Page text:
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Your diet plan this Diwali

November 07, 2018 11:17 IST

This Diwali, don't binge on processed foods but consume fruits, advises Priyanka Rohatgi.
Illustration: Uttam Ghosh/Rediff.com

Uttam Ghosh/Rediff.com

 

Mouth-watering sweets, scrumptious treats and festive foods become the norm in every household during the Diwali celebrations.

Even die-hard fitness enthusiasts loosen their belts and indulge in the desi goodies.

Wheat flour takes a backseat as pakodas and puris made from kuttu ka atta become a crowd favourite.

Potato becomes the ultimate king of the kitchen, and we all love it.

Overconsumption of carbs and fats during the festive season is hard to resist, especially with the mesmerising spread of grub adorning the kitchen and dining table.

However, we end up paying the price of over-indulgence later when the weight scales reflect a maddeningly higher number than expected.

All the hard work to tone the body throughout the year fails miserably.

So, is abstinence from celebrations the solution? No need for such a harsh solution.

To avoid over-indulgence of fats without compromising on enjoying the festivities to the fullest, follow these tips for an overall good health.

Deep fried food

Photograph: Kind courtesy Hans/pixabay.com

Don't deep fry food

Most of the traditional foods are rich in fats.

One of the contributing factors is because we tend to fry everything from potatoes to sabudana.

Fried food is certainly tastier, but it is also equally unhealthy.

This time, instead of deep-frying the potatoes to indulge in French fries, consider air-frying as an alternative for cooking food.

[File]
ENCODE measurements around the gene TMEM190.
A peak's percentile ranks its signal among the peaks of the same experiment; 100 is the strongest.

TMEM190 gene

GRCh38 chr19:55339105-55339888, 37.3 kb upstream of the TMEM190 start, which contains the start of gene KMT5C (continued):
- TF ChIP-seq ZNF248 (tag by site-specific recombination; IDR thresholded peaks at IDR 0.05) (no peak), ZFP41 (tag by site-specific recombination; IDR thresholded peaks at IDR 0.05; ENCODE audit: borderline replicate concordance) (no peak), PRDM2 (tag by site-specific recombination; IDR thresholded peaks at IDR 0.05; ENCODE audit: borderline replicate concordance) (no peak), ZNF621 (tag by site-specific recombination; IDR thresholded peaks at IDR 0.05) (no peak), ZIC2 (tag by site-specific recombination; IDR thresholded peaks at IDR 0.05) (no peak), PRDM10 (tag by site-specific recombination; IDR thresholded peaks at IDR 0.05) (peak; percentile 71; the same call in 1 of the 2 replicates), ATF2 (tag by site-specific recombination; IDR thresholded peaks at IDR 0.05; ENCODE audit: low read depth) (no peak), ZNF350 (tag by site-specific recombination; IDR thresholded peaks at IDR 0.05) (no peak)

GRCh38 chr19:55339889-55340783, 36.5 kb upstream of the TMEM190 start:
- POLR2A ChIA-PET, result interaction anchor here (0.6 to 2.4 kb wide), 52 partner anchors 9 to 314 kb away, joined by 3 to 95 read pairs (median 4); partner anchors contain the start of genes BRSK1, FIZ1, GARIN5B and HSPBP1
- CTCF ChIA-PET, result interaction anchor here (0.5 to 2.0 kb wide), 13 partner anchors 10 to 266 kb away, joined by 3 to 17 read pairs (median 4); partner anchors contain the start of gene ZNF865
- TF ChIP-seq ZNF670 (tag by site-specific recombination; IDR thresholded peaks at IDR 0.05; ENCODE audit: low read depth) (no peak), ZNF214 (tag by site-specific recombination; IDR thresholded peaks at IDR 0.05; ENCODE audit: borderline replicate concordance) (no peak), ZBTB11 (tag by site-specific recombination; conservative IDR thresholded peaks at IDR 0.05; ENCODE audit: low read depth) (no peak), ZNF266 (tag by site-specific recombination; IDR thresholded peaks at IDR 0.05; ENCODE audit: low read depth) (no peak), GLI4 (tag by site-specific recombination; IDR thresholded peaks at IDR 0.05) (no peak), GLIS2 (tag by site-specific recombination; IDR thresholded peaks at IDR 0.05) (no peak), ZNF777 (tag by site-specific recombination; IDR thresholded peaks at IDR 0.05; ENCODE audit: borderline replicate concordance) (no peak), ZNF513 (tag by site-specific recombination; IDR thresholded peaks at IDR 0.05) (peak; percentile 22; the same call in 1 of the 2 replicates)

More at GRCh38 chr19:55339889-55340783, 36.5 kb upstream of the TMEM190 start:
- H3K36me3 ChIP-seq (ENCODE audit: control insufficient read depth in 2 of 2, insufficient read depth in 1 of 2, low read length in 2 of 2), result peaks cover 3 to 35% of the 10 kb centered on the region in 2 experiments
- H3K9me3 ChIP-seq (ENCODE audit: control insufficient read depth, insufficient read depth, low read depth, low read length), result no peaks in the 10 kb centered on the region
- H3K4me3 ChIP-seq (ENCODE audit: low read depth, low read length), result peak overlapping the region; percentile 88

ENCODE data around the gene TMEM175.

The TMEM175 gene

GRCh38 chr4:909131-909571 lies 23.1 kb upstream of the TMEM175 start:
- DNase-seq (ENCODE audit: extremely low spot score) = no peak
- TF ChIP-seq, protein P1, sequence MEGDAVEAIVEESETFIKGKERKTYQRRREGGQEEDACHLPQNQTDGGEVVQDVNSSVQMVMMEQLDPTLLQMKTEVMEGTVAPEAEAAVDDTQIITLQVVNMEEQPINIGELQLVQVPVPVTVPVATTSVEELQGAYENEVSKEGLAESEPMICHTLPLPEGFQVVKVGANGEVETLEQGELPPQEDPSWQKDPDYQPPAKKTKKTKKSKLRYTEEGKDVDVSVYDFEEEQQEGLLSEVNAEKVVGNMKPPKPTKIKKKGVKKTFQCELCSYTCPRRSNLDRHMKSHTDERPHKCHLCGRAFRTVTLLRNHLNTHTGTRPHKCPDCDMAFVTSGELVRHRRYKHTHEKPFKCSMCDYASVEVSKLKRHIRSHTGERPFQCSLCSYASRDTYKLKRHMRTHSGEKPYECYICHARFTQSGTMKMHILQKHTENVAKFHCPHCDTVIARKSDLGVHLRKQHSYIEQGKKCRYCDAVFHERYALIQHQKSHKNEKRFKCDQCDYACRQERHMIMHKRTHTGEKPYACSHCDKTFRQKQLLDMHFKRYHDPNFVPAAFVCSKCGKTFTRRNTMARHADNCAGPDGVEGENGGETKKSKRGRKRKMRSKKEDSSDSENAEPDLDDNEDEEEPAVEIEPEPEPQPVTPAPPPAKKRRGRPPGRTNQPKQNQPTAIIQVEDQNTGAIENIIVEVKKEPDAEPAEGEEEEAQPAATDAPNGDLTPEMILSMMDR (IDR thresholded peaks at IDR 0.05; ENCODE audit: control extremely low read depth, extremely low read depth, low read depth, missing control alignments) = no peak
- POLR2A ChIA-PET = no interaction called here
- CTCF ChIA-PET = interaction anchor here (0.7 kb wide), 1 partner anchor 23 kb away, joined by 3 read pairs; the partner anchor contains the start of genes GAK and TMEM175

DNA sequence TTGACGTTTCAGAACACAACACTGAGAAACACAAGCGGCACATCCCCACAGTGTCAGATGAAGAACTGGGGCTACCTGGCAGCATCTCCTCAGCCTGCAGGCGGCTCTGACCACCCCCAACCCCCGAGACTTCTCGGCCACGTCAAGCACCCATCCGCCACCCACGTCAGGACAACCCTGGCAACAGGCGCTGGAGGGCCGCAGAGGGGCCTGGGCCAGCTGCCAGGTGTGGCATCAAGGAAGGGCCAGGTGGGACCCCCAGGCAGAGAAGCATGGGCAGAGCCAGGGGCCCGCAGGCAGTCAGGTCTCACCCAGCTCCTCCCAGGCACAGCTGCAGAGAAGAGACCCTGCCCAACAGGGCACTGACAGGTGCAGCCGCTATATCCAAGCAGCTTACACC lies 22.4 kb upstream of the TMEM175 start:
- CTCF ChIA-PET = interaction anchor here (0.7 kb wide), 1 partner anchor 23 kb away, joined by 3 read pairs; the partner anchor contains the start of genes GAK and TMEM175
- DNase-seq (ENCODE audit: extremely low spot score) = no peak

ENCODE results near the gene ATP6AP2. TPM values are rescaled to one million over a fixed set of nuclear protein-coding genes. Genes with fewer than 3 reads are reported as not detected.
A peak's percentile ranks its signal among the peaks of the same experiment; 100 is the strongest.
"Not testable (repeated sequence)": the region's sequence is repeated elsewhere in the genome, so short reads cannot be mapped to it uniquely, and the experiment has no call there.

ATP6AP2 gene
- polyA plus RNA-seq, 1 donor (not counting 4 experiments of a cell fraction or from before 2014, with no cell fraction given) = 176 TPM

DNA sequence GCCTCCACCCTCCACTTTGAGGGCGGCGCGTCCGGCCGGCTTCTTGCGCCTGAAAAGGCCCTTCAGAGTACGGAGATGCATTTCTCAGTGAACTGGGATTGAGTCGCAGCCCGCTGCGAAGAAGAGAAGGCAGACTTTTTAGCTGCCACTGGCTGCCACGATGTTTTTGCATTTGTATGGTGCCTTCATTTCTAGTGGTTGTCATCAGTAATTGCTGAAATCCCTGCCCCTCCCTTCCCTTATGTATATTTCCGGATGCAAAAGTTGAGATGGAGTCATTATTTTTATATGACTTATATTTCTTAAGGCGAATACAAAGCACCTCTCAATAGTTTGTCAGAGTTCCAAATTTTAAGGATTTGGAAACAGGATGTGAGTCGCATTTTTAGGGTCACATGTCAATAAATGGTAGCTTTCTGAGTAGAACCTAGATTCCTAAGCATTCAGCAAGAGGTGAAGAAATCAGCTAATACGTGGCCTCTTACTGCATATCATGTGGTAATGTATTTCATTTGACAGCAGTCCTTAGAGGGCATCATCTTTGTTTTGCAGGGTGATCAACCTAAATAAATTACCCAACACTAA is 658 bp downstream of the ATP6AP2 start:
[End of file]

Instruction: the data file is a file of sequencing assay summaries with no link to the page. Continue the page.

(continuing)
This new method of cooking lessens the oil consumption significantly without compromising on taste.

Baking the food is another option which will allow you to cut the unnecessary fats from your diet.

One can saute the sabudana tikki or aloo tikki with minimal oil instead of deep frying it.

Processed food

Photograph: kind courtesy nuzree/pixabay.com

Avoid processed foods

Look beyond the packaging -- fast food is fast food.

It has no healthy nutrition for your body.

Fruits

Photograph: Kind courtesy silviarita/pixabay.com

Binge on fruits, not fats

Instead of filling yourself on fried food or junk food, opt for fruit salads or fruit creams, which provide essential vitamins, minerals, even good fats and a fibrous diet.

Add nuts and seeds to your diet as well because they have healthy fats and proteins, along with a better satiety factor.

Honey alternatives for sugar

Photograph: Kind courtesy Scott Bauer, USDA ARS/wikimedia.org

Look for alternatives

The key is to recognise which foods are rich in fats, carbs, sugars and then opt for their alternatives.

Home-cooked sweets are not only hygienic, but also help to keep the overindulgence in check.

Sugar can be replaced with healthy alternatives like honey or jaggery.

Ghee should be used in moderation, and is a better alternative for refined oil or vanaspati.

Priyanka Rohatgi
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